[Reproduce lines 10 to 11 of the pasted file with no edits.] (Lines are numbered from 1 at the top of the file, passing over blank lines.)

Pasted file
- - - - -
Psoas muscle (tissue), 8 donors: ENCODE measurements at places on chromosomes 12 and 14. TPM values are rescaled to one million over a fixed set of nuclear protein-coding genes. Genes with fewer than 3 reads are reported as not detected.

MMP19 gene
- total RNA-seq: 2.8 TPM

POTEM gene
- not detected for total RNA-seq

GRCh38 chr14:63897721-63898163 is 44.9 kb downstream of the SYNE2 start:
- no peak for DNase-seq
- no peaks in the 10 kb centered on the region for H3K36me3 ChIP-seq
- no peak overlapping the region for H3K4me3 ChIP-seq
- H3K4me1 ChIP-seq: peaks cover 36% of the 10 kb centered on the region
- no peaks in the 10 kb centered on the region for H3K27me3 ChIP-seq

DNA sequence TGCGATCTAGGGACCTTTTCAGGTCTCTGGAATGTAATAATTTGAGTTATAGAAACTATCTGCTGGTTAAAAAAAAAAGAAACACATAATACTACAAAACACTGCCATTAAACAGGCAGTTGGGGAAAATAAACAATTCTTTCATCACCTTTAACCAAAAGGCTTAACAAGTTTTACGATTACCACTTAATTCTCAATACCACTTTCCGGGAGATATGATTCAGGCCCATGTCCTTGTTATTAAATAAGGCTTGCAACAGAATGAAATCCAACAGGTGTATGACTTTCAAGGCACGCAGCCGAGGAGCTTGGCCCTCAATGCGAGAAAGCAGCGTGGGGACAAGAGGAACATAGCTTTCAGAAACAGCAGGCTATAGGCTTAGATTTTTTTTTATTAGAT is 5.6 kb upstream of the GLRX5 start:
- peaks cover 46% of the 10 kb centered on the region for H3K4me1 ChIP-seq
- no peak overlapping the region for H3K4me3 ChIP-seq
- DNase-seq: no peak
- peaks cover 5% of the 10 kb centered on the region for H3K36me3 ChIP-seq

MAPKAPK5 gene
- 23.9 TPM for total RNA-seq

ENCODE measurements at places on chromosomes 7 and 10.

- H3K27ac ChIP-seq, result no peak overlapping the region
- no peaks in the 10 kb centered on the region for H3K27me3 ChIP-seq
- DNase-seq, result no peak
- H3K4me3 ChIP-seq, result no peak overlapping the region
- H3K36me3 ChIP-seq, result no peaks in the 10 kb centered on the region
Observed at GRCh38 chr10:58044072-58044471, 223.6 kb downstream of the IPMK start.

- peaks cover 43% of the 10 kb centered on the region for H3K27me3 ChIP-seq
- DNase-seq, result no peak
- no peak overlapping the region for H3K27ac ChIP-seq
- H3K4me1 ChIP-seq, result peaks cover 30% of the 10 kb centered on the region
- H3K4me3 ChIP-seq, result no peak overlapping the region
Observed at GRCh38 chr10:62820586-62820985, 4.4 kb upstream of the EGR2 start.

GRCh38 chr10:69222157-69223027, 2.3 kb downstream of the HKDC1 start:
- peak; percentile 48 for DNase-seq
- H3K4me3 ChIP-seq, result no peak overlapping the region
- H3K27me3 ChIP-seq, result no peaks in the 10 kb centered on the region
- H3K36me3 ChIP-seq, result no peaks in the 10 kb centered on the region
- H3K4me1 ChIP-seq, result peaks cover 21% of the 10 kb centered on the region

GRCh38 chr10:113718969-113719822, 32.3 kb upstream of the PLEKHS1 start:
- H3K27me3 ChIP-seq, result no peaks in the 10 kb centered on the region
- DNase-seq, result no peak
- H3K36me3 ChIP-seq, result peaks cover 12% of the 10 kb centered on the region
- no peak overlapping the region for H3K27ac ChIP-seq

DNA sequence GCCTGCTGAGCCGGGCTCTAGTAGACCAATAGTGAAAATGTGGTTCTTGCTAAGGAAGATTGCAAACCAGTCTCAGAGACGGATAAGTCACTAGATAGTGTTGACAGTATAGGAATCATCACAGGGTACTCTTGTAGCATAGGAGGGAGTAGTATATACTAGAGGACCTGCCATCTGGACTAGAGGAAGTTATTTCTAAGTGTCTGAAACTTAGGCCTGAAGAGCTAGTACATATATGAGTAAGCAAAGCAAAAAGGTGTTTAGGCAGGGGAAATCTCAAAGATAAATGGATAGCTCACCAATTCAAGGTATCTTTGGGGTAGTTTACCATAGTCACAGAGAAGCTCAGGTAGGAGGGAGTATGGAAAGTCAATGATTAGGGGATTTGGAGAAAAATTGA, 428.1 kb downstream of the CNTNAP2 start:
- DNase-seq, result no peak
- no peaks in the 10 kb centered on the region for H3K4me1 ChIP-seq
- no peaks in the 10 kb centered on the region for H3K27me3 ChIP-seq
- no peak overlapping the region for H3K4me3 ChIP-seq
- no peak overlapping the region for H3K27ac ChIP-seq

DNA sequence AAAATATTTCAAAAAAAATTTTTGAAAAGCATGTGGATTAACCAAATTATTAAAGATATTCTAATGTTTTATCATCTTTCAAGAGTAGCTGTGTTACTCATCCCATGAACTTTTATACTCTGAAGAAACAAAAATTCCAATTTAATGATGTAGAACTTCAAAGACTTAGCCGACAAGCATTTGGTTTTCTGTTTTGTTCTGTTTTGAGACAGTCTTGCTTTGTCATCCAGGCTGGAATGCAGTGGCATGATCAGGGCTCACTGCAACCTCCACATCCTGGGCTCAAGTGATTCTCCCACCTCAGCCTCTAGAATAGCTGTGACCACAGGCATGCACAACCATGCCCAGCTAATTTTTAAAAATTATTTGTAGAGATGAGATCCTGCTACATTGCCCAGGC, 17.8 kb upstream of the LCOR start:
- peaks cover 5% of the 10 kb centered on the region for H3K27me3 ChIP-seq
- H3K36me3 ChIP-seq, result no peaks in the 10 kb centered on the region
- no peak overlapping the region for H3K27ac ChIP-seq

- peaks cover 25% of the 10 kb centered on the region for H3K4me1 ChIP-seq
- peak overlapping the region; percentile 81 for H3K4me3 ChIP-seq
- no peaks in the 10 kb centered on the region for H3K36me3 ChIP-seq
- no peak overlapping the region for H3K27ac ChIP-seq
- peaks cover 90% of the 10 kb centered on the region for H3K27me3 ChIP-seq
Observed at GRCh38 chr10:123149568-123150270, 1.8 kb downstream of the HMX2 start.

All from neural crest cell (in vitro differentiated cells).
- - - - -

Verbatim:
- H3K4me1 ChIP-seq: peaks cover 36% of the 10 kb centered on the region
- no peaks in the 10 kb centered on the region for H3K27me3 ChIP-seq